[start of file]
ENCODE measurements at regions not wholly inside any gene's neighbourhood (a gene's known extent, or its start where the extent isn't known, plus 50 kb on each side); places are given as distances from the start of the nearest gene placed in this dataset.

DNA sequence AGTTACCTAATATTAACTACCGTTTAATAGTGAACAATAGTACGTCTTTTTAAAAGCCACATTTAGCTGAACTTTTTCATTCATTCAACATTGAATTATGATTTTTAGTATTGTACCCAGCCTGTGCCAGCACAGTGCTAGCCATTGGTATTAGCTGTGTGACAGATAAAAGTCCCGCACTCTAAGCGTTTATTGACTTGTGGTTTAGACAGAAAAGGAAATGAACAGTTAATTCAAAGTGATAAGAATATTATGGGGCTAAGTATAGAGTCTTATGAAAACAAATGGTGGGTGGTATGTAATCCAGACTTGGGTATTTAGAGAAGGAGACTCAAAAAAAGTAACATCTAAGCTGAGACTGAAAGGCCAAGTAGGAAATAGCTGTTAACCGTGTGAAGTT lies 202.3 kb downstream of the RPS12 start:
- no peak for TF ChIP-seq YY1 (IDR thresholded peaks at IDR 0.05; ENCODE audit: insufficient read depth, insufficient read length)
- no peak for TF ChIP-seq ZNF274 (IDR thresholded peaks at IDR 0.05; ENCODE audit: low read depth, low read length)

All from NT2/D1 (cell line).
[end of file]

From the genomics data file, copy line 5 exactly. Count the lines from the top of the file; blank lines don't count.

All from NT2/D1 (cell line).